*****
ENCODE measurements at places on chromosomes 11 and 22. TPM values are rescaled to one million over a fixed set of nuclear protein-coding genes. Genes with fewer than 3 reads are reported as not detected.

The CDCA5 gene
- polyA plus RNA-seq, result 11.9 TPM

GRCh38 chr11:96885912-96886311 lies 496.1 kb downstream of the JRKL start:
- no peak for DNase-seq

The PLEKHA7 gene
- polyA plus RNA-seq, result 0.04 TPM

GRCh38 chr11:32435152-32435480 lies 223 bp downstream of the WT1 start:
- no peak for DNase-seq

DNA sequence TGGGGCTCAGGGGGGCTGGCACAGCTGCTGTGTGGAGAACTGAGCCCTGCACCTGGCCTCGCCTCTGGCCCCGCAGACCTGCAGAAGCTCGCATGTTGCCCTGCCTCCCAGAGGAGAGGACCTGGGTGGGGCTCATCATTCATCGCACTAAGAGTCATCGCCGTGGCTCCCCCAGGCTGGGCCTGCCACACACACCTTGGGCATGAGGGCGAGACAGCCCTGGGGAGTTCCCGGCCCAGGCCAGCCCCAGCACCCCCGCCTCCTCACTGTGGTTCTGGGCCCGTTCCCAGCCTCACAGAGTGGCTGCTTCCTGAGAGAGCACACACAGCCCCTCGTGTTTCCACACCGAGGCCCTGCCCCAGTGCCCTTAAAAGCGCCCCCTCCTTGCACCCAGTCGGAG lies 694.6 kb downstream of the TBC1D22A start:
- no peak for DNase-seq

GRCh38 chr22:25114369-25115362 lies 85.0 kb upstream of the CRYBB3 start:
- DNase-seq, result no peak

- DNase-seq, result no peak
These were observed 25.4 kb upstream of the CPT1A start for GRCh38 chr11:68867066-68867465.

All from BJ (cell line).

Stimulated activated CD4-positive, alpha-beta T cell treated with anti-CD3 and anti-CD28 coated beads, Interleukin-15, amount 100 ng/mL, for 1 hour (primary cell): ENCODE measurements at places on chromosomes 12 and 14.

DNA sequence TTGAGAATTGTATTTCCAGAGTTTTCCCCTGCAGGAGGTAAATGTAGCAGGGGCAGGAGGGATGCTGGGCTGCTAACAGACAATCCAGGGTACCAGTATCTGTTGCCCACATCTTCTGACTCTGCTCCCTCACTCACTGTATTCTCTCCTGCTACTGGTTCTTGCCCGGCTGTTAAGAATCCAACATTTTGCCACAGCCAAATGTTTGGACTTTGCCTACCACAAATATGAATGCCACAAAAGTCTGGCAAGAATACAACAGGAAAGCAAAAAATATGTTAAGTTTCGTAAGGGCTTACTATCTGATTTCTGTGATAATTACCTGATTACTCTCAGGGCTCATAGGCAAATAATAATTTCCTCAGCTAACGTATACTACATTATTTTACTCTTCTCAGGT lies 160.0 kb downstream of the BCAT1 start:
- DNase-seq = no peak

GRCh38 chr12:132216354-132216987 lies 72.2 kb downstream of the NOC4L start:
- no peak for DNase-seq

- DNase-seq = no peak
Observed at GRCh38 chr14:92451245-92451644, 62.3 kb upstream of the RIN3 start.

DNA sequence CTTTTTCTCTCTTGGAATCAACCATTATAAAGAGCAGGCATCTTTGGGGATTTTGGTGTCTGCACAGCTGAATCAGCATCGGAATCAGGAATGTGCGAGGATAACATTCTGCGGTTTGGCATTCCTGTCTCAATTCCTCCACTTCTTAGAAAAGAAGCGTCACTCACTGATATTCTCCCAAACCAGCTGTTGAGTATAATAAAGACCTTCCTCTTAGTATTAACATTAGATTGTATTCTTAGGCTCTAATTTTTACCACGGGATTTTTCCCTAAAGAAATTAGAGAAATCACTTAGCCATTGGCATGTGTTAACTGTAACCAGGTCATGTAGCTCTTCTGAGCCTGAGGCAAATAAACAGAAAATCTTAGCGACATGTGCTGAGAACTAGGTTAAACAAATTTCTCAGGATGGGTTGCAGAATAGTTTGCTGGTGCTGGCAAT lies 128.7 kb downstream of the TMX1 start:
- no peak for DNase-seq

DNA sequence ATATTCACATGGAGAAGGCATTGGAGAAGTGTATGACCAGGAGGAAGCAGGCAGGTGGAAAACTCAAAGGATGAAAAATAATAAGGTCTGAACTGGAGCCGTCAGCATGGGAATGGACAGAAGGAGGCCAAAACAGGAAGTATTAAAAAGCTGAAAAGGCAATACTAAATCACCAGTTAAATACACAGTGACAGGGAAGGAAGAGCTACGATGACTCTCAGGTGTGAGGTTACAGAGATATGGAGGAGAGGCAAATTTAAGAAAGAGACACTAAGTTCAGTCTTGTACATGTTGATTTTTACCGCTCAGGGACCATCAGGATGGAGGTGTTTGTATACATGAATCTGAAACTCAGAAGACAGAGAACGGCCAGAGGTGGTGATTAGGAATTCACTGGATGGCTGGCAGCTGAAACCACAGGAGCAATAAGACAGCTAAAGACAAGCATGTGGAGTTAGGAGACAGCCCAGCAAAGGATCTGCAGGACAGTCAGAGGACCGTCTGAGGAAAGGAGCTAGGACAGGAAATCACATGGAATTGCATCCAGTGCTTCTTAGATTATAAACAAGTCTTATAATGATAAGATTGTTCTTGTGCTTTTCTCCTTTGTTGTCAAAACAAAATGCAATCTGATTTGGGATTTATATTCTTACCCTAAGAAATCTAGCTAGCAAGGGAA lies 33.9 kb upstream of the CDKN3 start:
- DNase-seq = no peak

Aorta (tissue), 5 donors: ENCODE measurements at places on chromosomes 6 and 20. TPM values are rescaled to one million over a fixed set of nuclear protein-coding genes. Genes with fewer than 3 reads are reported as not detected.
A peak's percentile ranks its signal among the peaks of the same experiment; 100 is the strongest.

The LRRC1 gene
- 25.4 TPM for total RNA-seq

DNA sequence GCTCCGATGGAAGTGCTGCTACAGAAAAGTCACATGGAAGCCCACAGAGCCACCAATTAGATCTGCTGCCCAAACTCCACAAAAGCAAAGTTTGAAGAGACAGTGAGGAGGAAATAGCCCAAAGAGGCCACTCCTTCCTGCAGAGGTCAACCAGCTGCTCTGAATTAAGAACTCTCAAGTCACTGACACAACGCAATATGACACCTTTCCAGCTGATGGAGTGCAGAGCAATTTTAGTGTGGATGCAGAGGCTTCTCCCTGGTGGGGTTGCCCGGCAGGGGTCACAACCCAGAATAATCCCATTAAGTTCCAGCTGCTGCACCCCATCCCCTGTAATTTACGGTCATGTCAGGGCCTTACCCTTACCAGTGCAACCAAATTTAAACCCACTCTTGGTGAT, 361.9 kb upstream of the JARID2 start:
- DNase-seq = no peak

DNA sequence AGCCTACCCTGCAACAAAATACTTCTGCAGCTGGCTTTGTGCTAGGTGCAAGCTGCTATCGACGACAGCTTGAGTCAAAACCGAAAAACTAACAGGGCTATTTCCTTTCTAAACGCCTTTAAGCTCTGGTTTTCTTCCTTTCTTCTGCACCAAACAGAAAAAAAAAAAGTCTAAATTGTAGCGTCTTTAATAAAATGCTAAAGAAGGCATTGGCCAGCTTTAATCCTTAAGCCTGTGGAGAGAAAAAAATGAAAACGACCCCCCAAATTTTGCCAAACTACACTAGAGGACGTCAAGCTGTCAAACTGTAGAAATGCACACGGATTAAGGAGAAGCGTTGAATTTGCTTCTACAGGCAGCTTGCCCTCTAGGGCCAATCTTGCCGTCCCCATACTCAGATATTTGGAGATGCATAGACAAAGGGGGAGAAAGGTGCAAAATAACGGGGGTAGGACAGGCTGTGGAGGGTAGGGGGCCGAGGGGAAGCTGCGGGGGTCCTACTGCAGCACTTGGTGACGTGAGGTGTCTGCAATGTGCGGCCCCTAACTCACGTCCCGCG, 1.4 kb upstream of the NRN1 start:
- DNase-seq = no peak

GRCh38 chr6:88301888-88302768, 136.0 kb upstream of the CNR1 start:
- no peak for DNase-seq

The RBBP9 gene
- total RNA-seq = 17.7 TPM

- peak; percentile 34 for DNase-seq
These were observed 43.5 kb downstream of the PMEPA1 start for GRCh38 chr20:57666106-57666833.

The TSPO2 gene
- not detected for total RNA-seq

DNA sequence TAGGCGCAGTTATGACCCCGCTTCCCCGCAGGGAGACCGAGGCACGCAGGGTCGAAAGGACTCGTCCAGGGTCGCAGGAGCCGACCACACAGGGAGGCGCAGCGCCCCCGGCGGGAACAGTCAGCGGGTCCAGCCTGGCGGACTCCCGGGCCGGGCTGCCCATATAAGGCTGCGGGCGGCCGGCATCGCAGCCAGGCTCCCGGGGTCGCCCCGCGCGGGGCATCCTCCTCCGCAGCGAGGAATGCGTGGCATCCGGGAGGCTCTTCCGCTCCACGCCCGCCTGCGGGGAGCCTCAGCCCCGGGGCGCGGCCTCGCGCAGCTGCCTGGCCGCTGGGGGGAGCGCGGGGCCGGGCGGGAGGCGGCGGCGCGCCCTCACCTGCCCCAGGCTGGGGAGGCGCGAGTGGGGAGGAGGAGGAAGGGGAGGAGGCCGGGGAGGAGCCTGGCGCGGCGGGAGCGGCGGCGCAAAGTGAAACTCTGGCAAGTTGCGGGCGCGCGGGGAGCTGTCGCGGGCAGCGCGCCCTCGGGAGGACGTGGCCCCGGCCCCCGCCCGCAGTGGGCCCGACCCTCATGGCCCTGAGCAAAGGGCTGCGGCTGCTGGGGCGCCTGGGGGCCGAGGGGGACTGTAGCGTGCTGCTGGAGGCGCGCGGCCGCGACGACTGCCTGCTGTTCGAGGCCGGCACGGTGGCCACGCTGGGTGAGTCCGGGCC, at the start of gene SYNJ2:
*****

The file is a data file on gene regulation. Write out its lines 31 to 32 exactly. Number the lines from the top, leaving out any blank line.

- 25.4 TPM for total RNA-seq

DNA sequence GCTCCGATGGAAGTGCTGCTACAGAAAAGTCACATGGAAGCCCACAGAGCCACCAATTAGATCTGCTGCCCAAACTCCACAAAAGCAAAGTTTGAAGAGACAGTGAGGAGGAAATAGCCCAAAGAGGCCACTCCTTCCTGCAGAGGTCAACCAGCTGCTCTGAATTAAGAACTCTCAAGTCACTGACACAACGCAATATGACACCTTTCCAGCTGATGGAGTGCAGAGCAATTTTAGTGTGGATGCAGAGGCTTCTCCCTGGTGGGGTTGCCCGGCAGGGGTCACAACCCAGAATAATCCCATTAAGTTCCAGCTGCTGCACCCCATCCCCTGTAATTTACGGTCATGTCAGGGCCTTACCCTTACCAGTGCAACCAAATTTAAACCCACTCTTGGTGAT, 361.9 kb upstream of the JARID2 start: